And then it turns out that the mission, to deliver important despatches, has failed — Tomania has surrendered. Charlie has lost the war. So is everything that follows his fault? Or his doppelganger’s?

Or Schultz’s?

The Wronger Man

Posted in FILM with tags , , , , , , , , , on September 5, 2020 by dcairns

I’d always meant to watch John Brahm’s 1939 criminal justice melo LET US LIVE, and now I know why I held off — I got a chance to watch it streaming from Bologna in a gleaming fresh copy, better than any grungy old version I might have tracked down.

Henry Fonda plays an innocent cabby wrongly convicted of armed robbery and murder. Maureen O’Sullivan is his bride-to-be, frantically trying to prove his innocence before he goes to the chair. The movie anticipates Hitchcock’s THE WRONG MAN in plot terms, but Brahm gives it all a glossy Hollywood expressionism more showy than Hitch’s gloomy death march.

How to account for Brahm’s fluctuating visual style — here in this relatively early work (he’d done his remake of BROKEN BLOSSOMS in the UK, and three B pictures for Columbia before this one) his arresting use of chiaroscuro and violently off-centre framing is fully developed. In later films it comes and goes. It could be the amount of prep time, the skills of the cinematographer he was working with, or the amount of enthusiasm he could muster.

(Brahm films to see: THE LODGER and HANGOVER SQUARE, THE LOCKET, GUEST IN THE HOUSE, his Twilight Zones and some of his Alfred Hitchcock Presents episodes. He never had what you’d call the best scripts to work with.)

One cut to Fonda’s face made Fiona gasp, exactly as happened in THE LODGER with Laird Cregar. Remember Billy Wilder’s line about a close-up being like a trump card in a game of bridge, to be used sparingly where it’ll really count? But how many times has a simple cut to a character, already established as being present in the scene, taken your breath away?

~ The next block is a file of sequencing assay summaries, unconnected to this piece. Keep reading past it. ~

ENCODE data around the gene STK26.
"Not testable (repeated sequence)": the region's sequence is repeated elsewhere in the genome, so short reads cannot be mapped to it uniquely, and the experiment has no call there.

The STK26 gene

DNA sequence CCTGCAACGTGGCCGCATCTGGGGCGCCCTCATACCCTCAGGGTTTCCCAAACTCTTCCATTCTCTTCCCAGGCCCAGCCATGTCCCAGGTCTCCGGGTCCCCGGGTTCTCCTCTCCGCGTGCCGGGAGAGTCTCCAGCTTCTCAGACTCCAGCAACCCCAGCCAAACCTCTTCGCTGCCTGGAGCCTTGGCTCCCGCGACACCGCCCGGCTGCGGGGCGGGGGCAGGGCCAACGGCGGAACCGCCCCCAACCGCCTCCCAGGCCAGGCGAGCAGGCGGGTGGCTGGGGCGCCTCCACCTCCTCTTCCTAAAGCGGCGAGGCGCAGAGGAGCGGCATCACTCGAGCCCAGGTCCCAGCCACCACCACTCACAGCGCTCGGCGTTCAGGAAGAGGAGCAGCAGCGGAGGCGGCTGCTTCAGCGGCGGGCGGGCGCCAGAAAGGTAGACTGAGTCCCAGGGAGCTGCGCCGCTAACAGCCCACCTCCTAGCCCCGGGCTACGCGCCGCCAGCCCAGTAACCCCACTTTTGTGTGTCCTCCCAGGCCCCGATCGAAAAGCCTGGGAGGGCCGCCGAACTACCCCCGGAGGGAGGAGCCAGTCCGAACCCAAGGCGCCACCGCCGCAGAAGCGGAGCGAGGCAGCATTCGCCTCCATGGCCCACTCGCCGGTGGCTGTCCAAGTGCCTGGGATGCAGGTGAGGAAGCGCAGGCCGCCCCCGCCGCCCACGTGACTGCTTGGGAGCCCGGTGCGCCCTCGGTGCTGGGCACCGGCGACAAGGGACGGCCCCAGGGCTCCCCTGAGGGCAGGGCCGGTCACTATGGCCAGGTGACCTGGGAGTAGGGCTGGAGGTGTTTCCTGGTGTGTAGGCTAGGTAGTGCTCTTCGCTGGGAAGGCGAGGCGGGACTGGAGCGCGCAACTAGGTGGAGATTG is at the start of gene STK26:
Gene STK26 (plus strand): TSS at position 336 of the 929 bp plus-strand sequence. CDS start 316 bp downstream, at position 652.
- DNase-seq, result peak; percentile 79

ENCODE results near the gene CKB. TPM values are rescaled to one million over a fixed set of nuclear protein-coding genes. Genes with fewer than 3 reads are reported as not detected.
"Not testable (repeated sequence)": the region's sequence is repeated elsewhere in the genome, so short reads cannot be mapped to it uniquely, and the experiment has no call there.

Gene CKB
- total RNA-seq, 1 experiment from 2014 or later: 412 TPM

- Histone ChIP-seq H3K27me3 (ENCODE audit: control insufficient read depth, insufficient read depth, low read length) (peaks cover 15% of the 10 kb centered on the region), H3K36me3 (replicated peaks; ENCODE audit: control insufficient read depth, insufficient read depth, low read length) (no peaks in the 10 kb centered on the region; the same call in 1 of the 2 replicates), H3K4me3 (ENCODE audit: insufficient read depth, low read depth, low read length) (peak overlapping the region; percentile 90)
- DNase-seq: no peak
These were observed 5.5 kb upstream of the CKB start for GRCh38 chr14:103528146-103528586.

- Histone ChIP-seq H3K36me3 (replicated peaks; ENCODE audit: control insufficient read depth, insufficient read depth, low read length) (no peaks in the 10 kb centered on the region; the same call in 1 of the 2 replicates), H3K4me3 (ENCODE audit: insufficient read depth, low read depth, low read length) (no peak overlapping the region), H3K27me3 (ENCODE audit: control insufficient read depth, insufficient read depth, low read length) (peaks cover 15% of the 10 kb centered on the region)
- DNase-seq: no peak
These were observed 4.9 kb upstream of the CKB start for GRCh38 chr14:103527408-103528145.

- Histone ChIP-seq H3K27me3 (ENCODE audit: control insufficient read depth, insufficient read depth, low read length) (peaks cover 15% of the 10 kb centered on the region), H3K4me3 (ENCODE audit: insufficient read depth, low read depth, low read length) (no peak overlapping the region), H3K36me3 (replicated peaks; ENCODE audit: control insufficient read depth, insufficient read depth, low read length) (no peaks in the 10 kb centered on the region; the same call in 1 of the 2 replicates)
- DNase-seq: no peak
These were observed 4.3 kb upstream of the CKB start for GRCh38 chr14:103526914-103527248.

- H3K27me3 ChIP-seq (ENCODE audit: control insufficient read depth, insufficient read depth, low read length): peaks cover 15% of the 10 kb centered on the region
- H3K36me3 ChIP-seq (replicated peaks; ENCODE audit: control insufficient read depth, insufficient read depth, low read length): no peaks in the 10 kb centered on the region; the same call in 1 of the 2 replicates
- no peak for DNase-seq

My new ambition — if I can get to direct one more thing, I’d like to make that happen. I know the trick — the face or expression must be new and arresting, and the face appear in an unexpected part of the screen in an unusual, off-centre composition. Now somebody give me a million bucks before I forget.

Autumn of Terror

Posted in FILM with tags , , on October 27, 2019 by dcairns

After months of inertia, a new edition of The Shadowcast just in time for Project Fear, our own podcast in which this time Fiona and I discuss some filmic representations of Jack the Ripper.

Under the knife: three versions of THE LODGER, two TV miniseries, one Jess Franco abomination, FROM HELL’s appalling DVD extras, the investigations of Sherlock Holmes and HG Wells. Didn’t have room to delve into PANDORA’S BOX and WAXWORKS, alas, and there’s a tantalizing reference to a copycat killing in the wake of 1988’s centenary Michael Caine show which we fail to follow up on. And the tone veers from tragic horror to blimey-guvnor-strike-a-light whimsy.

Other than that, I believe you’ll find everything in order.

Here.